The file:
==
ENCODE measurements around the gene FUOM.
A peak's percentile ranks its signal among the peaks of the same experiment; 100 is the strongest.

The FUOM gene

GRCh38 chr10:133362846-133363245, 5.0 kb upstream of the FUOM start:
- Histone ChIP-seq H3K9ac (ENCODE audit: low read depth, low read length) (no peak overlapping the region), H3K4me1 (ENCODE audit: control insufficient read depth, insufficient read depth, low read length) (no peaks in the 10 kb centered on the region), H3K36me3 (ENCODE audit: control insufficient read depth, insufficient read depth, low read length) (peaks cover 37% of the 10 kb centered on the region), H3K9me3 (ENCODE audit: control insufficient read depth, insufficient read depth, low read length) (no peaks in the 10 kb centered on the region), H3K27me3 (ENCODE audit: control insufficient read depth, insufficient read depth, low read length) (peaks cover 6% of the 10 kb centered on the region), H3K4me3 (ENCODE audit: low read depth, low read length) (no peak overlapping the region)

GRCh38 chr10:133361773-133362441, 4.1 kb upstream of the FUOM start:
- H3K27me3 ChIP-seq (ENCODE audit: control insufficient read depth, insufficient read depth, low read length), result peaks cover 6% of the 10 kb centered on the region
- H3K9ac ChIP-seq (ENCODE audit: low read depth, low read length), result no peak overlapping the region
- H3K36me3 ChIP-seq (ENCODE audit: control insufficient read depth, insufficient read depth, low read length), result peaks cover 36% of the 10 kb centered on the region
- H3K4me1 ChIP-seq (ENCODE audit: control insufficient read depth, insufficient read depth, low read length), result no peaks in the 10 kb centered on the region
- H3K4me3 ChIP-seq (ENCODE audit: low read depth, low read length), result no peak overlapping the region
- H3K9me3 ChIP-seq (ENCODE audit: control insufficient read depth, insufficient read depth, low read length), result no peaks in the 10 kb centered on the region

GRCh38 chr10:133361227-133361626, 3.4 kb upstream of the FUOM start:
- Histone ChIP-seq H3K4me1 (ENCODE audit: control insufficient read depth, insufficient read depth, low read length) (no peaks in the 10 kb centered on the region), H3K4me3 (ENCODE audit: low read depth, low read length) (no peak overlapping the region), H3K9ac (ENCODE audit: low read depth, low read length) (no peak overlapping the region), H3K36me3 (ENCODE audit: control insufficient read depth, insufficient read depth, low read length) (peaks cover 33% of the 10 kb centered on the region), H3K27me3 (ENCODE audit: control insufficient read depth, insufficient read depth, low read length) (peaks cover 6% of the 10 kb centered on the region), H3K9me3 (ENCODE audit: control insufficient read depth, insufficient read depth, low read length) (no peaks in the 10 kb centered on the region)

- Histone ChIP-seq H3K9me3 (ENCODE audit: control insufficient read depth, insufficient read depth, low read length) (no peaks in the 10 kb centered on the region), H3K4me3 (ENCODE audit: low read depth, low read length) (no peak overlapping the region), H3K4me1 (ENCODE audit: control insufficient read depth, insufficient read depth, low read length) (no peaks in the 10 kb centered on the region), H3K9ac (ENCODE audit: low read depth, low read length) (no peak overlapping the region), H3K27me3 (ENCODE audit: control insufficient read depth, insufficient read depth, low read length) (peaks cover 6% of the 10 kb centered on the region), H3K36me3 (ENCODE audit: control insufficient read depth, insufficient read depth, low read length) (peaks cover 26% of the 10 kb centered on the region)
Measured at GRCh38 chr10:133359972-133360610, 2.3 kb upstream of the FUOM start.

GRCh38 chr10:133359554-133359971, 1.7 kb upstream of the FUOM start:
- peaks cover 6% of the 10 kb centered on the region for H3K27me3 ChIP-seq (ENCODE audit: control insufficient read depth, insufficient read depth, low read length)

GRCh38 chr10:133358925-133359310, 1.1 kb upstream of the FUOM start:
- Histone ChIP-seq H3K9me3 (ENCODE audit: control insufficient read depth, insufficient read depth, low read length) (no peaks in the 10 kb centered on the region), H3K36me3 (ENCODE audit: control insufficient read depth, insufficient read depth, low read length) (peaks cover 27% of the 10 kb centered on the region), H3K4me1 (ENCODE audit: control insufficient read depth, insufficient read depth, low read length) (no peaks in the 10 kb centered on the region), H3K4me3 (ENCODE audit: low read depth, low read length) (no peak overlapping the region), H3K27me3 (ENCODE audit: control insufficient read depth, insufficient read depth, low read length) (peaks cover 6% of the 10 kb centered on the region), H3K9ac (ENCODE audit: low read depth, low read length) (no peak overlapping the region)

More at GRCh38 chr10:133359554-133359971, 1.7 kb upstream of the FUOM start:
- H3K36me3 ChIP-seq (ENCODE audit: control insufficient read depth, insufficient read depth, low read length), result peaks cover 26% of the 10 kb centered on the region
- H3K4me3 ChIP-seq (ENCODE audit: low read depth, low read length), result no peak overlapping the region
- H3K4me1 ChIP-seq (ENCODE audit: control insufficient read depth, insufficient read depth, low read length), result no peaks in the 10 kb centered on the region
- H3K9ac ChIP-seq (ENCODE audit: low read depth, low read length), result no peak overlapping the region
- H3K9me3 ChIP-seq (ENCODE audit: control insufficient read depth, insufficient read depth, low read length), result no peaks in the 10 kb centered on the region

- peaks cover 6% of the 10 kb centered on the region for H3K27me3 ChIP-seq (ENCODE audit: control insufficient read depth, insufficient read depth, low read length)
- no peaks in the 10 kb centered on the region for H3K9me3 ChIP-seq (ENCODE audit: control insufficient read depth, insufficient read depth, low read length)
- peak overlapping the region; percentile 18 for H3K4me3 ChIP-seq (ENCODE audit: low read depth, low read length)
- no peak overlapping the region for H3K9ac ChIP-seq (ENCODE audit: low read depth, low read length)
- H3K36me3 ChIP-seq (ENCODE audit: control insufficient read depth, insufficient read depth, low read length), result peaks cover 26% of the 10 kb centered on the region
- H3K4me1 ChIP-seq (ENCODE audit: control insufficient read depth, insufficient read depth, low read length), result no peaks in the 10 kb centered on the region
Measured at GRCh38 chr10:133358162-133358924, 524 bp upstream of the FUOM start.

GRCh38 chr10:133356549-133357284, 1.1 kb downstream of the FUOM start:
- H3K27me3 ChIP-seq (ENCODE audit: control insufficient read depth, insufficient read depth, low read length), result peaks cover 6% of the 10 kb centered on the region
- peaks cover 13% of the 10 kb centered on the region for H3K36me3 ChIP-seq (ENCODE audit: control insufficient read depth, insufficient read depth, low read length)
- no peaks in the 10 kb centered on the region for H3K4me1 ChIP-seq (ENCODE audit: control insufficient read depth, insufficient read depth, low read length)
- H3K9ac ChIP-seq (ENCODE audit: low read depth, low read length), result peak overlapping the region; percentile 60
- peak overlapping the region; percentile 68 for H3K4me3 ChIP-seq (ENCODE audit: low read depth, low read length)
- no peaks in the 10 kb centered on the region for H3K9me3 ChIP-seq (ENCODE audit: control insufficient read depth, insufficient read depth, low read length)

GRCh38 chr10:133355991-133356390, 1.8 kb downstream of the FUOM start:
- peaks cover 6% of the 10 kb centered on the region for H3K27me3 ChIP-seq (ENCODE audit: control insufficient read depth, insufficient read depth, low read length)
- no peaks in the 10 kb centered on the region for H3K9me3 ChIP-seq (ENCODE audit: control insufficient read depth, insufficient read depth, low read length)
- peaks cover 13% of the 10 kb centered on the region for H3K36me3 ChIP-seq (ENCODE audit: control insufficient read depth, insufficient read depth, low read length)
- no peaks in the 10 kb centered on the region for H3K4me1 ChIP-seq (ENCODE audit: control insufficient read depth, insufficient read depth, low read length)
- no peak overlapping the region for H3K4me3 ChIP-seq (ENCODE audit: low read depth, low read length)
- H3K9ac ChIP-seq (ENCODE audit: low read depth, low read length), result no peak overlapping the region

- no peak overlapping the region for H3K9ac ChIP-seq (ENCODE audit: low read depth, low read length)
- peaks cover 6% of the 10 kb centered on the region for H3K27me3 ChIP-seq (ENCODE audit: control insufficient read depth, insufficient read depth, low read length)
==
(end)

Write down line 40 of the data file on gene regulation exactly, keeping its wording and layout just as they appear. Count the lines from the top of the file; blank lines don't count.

- no peaks in the 10 kb centered on the region for H3K9me3 ChIP-seq (ENCODE audit: control insufficient read depth, insufficient read depth, low read length)